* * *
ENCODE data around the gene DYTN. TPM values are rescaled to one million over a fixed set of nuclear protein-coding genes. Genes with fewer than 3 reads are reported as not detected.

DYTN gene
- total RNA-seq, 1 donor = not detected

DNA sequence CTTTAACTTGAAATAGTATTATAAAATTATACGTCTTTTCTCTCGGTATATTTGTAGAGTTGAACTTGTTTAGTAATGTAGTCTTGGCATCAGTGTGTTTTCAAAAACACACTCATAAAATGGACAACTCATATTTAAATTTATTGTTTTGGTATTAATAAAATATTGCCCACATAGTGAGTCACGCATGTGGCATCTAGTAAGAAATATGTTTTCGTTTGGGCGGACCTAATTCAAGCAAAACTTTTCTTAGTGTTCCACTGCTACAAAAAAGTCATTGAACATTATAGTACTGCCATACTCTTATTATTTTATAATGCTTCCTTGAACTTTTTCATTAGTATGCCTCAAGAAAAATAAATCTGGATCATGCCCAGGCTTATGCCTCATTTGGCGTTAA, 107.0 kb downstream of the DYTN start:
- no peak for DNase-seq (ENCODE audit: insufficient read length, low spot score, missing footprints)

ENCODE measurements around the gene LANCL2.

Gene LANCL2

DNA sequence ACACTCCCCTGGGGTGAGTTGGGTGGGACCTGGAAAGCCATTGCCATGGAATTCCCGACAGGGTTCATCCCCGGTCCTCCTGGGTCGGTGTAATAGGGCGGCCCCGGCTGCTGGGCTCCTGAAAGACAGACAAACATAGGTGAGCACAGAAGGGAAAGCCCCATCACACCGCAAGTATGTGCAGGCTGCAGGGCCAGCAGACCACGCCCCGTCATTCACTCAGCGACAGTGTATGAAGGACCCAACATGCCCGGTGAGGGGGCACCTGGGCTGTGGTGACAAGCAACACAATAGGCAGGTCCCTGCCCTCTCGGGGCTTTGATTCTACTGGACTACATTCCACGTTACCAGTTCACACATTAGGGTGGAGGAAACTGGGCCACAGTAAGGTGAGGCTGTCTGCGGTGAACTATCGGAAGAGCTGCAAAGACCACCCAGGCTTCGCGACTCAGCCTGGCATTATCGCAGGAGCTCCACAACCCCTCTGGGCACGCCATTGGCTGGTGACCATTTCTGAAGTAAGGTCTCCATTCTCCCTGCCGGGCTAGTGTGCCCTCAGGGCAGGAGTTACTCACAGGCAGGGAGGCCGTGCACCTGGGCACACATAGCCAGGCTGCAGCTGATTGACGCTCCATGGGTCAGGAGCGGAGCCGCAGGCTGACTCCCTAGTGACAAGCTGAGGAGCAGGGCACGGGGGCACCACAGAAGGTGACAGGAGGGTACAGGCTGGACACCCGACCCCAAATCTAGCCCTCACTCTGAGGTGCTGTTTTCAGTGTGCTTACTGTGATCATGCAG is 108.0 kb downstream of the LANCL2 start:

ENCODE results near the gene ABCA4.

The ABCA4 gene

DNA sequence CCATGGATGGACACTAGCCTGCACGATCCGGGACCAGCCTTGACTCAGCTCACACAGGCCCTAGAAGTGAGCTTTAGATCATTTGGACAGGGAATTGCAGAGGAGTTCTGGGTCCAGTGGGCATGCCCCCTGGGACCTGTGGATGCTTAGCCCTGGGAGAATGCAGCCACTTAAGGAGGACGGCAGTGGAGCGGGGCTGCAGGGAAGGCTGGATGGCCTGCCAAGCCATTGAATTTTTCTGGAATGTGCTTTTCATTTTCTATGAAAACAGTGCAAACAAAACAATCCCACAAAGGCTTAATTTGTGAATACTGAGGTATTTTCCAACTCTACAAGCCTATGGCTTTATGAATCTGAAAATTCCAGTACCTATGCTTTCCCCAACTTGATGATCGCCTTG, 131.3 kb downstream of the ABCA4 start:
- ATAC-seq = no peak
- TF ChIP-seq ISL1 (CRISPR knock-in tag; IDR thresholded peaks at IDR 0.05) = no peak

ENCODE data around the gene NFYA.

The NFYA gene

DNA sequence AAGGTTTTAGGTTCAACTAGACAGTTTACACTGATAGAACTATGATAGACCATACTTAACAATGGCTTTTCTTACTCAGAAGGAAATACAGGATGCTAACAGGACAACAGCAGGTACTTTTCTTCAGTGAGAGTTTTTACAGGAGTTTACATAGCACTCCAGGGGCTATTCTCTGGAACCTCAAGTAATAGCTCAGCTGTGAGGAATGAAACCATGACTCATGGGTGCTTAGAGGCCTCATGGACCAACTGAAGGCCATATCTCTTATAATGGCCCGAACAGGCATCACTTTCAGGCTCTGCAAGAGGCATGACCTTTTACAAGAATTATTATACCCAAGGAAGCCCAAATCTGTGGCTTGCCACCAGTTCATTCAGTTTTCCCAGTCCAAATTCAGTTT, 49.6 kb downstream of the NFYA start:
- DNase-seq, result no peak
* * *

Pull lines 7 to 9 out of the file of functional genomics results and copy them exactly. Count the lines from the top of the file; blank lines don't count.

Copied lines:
Gene LANCL2

DNA sequence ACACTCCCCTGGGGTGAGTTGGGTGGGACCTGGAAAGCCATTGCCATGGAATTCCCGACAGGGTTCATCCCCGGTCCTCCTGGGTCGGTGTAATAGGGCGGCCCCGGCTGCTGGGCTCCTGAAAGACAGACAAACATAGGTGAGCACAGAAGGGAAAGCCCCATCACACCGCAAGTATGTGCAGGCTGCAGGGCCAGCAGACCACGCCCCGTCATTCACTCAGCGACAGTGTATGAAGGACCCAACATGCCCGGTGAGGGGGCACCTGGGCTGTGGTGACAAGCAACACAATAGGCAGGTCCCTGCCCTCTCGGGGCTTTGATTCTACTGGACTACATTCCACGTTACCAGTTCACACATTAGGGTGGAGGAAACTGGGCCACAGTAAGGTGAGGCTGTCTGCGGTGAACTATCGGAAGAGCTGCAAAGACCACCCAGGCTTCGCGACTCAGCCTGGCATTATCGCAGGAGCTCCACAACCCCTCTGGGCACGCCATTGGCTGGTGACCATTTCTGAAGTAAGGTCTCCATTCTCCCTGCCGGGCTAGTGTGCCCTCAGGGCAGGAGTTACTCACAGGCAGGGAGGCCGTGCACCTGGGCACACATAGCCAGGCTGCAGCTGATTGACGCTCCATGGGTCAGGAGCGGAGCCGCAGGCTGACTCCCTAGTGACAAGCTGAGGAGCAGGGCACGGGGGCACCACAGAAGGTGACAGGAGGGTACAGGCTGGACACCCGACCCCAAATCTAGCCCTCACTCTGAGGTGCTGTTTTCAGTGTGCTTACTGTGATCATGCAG is 108.0 kb downstream of the LANCL2 start:

ENCODE results near the gene ABCA4.